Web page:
Have you ever visited a place that’s so steeped in history, that it feels that you have only grasped a tiny fraction of what it must have been really like when you visit? That’s the feeling I got when we went to The Roman Baths in Bath, Somerset back in July on my birthday.The plan was to stay after dark to see the twilight tour but we arrived too early and by the time the first of the lamps were turned on, we were ready to go home.Ideally we should have arrived a couple of hours later as it doesn’t get really dark during the summer in the U.K. until well after 9.
As I’m of Pagan spirituality, it was interesting to find out that Aquae Sulis, as it would have been known 2,000 years ago, was a Roman temple dedicated to the goddess Sulis Minerva.Sulis was the goddess of the hot springs to ancient Celts in Britain (the only hot springs in Britain).When the Romans realised that she had similar traits to their own goddess Minerva, she was merged to create Sulis Minerva.
From the moment you leave the entrance and go outside onto the terrace, you are faced with Victorian statues of Roman emperors and governors of Britain.The statues on the terrace date to 1894, as they were carved in advance of the grand opening of the Roman Baths in 1897.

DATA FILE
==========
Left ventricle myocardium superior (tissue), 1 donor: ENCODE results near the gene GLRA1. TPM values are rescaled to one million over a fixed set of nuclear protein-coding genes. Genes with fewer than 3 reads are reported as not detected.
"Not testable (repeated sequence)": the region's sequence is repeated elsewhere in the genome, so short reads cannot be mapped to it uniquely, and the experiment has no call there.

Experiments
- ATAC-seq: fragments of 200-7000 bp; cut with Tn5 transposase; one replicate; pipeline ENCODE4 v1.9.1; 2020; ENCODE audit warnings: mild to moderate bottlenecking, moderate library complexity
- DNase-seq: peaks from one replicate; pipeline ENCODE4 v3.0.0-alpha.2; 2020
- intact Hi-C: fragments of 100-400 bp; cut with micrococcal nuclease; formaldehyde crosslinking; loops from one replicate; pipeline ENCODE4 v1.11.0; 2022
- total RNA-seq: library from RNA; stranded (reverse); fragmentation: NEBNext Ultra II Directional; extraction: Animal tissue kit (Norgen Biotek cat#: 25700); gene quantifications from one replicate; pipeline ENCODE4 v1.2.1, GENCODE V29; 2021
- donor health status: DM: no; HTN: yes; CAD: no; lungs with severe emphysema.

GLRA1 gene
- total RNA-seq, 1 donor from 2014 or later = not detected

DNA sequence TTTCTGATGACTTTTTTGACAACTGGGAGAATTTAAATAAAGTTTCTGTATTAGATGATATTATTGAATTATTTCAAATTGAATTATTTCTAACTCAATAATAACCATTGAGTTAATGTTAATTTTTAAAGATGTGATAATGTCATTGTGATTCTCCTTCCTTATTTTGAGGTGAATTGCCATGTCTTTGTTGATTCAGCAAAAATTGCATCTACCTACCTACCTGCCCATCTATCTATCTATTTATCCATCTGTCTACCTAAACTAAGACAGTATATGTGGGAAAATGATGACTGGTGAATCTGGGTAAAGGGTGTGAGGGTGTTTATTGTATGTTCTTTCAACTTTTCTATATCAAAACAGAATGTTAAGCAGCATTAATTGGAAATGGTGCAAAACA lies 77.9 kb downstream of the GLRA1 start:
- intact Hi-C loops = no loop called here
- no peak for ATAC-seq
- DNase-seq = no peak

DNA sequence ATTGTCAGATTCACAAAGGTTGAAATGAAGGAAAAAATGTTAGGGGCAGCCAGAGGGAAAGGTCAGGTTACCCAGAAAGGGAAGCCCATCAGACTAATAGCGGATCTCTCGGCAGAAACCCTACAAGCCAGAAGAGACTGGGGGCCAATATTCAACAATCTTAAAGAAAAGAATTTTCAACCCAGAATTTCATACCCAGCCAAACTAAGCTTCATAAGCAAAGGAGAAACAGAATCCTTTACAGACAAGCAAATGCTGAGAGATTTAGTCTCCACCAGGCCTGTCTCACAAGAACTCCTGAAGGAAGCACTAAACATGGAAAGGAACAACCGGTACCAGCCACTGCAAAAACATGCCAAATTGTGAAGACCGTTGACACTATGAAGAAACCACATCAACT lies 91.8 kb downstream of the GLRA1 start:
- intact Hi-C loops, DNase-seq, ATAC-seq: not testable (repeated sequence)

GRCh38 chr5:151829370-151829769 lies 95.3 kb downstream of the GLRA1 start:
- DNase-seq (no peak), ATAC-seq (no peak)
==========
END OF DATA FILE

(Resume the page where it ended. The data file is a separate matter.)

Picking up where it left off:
Legend says that King Bladud, eldest son of the Celtic king Lud and father of King Lear, founded the city of Bath after he discovered a hot mud bath when bathing his pigs who had scurvy.When they healed, he then bathed in the mud himself, curing his leprosy, and this led to him setting up a temple to Sulis.The Roman Baths in Bath, have gone under a number of restoration and excavations since the 12th century and these are still going on to date, with the Roman Baths Archway project .
In the photo above, you’ll just see a costumed character in the bottom right corner.There are several costumed characters walking around the main bath from 10am to 5pm daily and also in the evening in summer. We missed the stonemason, this could have been Sulinus or Brucetus.When we finally got down to the main bath we met the Roman soldier and armourer, I can’t remember if he was called Flavia or Apulia.You might meet a Roman lady and slave girl, or the priest Gaius Calpernius Receptus and a travelling merchant named Peregrinus.
The characters are based on real people who lived and worked at Aquae Sulis 2,000 years ago. The kids were really taken to the Roman soldier, he was really engaging and answered lots of questions they had.I have to say how I’m really grateful for him posing on my whim, around the side of the baths for me.I think he may have enjoyed it a bit too much.
There are many, many exhibits inside that were excavated inside from 1727, but it was too crowded to take photos without getting someone in shot.The photos that were person free, were too dark any way.Which is why I’m sharing so many gorgeous shots of the baths outside, none of them are under cover, so there’s natural light and very much open to the elements.